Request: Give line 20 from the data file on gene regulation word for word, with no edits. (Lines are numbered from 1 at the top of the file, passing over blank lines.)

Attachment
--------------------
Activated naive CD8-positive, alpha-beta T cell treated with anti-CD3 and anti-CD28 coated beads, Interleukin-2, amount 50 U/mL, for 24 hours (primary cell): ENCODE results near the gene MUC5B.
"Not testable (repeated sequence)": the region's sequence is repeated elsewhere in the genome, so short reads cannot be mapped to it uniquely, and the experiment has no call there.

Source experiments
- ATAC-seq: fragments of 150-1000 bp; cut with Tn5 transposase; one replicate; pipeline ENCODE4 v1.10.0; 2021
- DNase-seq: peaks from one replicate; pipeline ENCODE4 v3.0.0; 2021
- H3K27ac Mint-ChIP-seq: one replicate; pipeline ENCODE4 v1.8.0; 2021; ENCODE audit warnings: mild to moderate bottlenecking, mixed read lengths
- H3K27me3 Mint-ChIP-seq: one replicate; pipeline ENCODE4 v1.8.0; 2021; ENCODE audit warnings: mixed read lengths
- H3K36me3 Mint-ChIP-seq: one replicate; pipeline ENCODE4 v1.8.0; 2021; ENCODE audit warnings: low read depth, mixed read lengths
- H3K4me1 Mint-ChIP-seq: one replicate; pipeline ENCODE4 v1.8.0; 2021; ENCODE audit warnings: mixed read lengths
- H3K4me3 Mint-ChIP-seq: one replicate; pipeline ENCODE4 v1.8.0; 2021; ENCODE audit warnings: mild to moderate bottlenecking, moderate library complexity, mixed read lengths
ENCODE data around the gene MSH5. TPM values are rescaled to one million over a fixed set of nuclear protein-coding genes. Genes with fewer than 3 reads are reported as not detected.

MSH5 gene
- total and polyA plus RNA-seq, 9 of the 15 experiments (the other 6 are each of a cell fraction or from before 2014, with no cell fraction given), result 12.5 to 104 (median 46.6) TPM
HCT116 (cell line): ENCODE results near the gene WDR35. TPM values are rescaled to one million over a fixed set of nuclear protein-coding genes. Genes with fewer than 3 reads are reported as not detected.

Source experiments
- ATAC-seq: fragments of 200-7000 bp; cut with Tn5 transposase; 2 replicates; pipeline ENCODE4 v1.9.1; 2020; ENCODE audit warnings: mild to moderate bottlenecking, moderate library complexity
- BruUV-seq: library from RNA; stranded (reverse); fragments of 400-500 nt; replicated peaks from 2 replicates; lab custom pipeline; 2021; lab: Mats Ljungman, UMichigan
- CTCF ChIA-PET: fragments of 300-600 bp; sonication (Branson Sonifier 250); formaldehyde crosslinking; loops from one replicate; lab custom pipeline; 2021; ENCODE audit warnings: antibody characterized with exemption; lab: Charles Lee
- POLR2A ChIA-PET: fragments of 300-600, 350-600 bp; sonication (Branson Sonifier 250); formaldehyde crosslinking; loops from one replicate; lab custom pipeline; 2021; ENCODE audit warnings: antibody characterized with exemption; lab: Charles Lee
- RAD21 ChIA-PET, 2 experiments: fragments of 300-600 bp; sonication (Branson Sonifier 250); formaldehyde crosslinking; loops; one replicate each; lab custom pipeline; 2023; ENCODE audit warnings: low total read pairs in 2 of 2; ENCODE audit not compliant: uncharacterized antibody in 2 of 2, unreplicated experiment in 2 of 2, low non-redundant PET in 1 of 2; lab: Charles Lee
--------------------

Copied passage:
- RAD21 ChIA-PET, 2 experiments: fragments of 300-600 bp; sonication (Branson Sonifier 250); formaldehyde crosslinking; loops; one replicate each; lab custom pipeline; 2023; ENCODE audit warnings: low total read pairs in 2 of 2; ENCODE audit not compliant: uncharacterized antibody in 2 of 2, unreplicated experiment in 2 of 2, low non-redundant PET in 1 of 2; lab: Charles Lee